Thousands of classes canceled as MJC, Columbia instructors walk off the job

Professors refused to teach classes Tuesday at Modesto Junior College and Columbia College, launching a two-day strike to protest what they called unfair labor practices by their employer.

The walkout is expected to result in 2,600 canceled classes at MJC, affecting 18,000 students, said a spokesman for the Yosemite Community College District. Five instructors crossed the picket line Tuesday to teach classes.

At the smaller Columbia College near Sonora, the strike Tuesday and Wednesday will cancel 154 classes, affecting 2,000 students, while 84 classes will be held, the district said. The faculty strike is believed to be the first in the 97-year history of MJC. Classes will resume Thursday.

The strike created empty classrooms at MJC’s East Campus, where about two-thirds of the main parking lot was bare. Sign-toting members of the Yosemite Faculty Association formed picket lines at busy intersections at the east and west campuses in Modesto.

The union’s leadership assured that professors and instructors are also prepared to strike in January, after the holiday break, if there is no meaningful progress in contract negotiations with the YCCD. The teachers and district administration are far apart on pay issues even though the negotiations began three years ago.

“If they reach out, we will reach back,” said Jim Sahlman, president of the union representing almost 700 professors, instructors and counselors. “It’s important for the district to understand we are not going to be bullied. We are not going to accept bad-faith negotiations anymore. It’s time for the games to stop.”

The YFA said the strike this week was a last resort after resolutions posted on the YCCD board agenda Oct. 10 threatened disciplinary action against faculty members who engage in a work stoppage. The union charged that the threats were illegal, and the items were pulled from the agenda.

Faculty members are upset that their salaries have fallen to the bottom of a survey of 10 community college districts in California. At the same time, the YCCD has proposed larger class sizes that would put up to 45 students in some classrooms, the union says.

With the two sides at impasse, a fact-finding process was conducted in September, and there is some hope that a mediator’s report with recommendations, due Dec. 6, will point the way to a settlement.

The YCCD, which has offered an 8 percent raise over four years, counters that raising faculty salaries to the middle of the 10-district comparison would essentially require a 22 percent pay increase. Such an increase would lead to financial instability for the district and would not be fair for other district employees who settled for smaller raises, the district says.

Dave Lyghtle, a spokesman for YCCD, said the district expects negotiations will resume shortly after the fact-finding report is released next week, “with hopes of reaching a settlement that’s amenable to all.”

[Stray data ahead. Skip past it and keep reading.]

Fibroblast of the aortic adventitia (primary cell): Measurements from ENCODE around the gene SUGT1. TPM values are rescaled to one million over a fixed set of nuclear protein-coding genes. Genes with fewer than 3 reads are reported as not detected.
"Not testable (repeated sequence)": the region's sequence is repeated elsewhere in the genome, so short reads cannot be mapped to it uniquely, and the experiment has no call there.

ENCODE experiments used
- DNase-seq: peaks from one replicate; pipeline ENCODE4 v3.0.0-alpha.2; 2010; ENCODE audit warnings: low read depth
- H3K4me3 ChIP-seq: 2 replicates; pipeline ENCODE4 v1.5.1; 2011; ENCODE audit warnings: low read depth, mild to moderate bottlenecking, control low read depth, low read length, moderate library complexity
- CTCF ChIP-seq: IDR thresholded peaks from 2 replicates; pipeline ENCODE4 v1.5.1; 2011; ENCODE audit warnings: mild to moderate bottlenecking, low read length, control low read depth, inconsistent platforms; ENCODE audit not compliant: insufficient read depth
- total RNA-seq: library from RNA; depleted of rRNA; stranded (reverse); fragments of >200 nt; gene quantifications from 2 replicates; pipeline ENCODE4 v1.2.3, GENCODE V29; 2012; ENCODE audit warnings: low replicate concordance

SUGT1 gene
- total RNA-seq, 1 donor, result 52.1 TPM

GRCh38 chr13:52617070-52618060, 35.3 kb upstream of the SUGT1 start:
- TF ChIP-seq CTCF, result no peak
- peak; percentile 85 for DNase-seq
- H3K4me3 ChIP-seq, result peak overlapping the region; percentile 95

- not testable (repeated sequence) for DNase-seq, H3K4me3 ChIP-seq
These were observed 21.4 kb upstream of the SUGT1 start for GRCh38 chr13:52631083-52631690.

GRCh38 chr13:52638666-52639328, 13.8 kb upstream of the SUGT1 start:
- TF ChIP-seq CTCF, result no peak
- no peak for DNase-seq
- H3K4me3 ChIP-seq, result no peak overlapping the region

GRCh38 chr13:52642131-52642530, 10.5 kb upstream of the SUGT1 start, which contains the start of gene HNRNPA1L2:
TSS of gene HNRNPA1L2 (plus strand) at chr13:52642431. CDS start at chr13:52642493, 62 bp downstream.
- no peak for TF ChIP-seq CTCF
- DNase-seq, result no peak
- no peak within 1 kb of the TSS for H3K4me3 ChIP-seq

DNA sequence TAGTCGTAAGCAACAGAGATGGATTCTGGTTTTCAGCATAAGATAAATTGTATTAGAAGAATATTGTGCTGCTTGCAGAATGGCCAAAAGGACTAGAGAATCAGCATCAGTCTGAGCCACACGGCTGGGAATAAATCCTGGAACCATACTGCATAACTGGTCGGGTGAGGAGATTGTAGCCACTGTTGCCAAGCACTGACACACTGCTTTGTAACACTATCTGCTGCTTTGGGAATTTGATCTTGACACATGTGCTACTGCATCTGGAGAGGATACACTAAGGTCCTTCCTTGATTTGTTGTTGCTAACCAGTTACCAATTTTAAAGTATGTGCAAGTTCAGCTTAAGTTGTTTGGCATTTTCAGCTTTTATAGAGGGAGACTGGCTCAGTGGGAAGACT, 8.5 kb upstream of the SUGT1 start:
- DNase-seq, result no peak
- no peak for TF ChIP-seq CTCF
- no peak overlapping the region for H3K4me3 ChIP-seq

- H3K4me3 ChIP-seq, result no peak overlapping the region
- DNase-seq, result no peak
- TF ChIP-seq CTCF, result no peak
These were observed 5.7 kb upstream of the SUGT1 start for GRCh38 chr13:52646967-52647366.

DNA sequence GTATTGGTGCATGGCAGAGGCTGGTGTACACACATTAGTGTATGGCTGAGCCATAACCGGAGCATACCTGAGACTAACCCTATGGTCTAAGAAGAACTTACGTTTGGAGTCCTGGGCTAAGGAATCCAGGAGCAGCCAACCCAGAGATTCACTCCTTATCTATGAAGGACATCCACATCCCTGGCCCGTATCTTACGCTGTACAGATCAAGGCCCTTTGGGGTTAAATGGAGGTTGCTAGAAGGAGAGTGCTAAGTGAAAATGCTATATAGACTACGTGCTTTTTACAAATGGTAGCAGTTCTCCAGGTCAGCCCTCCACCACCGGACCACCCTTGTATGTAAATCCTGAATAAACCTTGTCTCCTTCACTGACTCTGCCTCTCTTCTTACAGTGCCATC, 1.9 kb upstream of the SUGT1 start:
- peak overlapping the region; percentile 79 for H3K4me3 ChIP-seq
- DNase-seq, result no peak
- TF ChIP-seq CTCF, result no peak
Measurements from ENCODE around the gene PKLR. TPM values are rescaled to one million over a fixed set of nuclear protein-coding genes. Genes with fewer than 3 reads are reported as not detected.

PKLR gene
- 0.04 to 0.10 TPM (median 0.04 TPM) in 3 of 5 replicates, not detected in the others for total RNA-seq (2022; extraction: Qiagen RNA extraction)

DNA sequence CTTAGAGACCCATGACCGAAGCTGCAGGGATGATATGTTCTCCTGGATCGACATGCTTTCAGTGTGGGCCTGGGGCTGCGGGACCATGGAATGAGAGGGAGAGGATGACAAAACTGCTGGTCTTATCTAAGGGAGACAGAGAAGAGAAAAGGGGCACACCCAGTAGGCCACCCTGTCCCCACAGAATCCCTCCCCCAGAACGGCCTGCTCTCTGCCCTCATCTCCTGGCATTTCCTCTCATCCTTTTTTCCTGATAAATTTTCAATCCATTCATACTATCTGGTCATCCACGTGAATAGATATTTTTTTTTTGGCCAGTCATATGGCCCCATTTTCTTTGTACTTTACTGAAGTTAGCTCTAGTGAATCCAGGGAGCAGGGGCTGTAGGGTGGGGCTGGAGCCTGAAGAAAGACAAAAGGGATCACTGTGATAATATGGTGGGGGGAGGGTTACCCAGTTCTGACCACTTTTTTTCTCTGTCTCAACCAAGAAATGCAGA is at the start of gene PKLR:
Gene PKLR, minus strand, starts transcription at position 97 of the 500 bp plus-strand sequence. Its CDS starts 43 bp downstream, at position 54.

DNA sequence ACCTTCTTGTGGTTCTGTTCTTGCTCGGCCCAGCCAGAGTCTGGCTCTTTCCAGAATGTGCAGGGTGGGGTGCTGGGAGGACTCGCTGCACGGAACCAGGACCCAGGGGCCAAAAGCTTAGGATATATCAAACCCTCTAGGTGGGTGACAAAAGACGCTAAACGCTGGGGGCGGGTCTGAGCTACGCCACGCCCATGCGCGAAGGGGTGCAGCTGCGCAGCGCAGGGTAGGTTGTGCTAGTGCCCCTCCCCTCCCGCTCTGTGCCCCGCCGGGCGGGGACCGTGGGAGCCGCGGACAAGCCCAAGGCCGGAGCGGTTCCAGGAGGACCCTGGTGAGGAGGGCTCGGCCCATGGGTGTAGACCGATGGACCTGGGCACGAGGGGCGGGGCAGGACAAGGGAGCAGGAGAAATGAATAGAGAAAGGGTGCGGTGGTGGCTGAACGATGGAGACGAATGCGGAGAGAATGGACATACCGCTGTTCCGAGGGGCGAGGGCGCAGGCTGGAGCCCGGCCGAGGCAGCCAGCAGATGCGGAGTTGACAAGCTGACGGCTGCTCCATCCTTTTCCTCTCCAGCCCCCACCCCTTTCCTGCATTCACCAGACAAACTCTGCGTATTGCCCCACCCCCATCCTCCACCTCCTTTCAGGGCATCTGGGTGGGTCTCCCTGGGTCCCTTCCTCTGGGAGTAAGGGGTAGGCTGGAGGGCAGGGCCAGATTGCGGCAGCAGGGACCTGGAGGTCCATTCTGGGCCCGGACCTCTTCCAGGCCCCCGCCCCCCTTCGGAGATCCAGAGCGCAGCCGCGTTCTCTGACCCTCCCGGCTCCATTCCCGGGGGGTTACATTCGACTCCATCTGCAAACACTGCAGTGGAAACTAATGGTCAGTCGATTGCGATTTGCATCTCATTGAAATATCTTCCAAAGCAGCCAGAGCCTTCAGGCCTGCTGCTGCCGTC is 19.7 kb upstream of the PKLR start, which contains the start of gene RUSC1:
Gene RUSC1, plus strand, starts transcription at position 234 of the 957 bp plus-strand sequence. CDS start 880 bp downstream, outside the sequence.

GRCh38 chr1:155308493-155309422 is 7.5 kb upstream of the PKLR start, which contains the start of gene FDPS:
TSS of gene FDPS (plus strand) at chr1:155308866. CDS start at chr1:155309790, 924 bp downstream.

Sahlman said the faculty pay was close to the median in 2015 but has slipped low on the survey as the negotiations failed to produce a new contract. He said faculty members know it will take time to move higher on the salary survey and are willing to work with the district on a multiyear plan for getting there.

Without progress in the talks, Sahlman said, a two-week strike could occur with the start of the next semester in January, but only if that is necessary.

Dale Pollard, who teaches agriculture and soil science at MJC, said instructors who planned to participate in the walkout this week gave prior notice to students via email. To minimize the impact on students’ education, the faculty chose to teach classes on Monday, which have the most holiday cancellations, and limited the walkout to two days, Pollard said.

“We are disappointed we have to do this to be treated fairly,” Pollard said.

Interim MJC President Steve Collins, who mingled with strikers at the east campus, was aware of only two previous strikes at junior colleges in California since legislation in 1921 created community college districts. Collins said the fact-finding report from the mediation process in September is overdue, but it should serve as a good starting point for resuming negotiations with faculty.

Collins said the library and tutoring services remain open at the MJC East Campus.

MJC student Kristina Young said she received messages from three instructors participating in the strike, one canceling a biology lab Tuesday and the others saying they wouldn’t check emails from students in online classes. Young said students in the biology lab missed an exam last week when MJC was closed due to smoke from the wildfire near Chico.

With the faculty strike this week, Young said, she didn’t know when students could make up the exam. “A lot of people in the class are allied health students who are trying to get into the nursing program,” she said, adding that there’s concern among students about losing credits if too many classes are canceled by the labor strife.

MJC student James Gonzalez of Turlock said students are already hearing about another possible strike the first week of spring semester.

According to the YCCD, the average base salary for full-time teachers at the two colleges is around $80,000 a year. Some teachers represented by the YFA are part-time employees paid hourly rates. Sahlman said it takes almost 30 years for the base annual salary of senior-level faculty to reach $100,000 on the schedule.

Most of those earning above $100,000 a year have doctorate degrees and teach extra courses or summer classes, he said.

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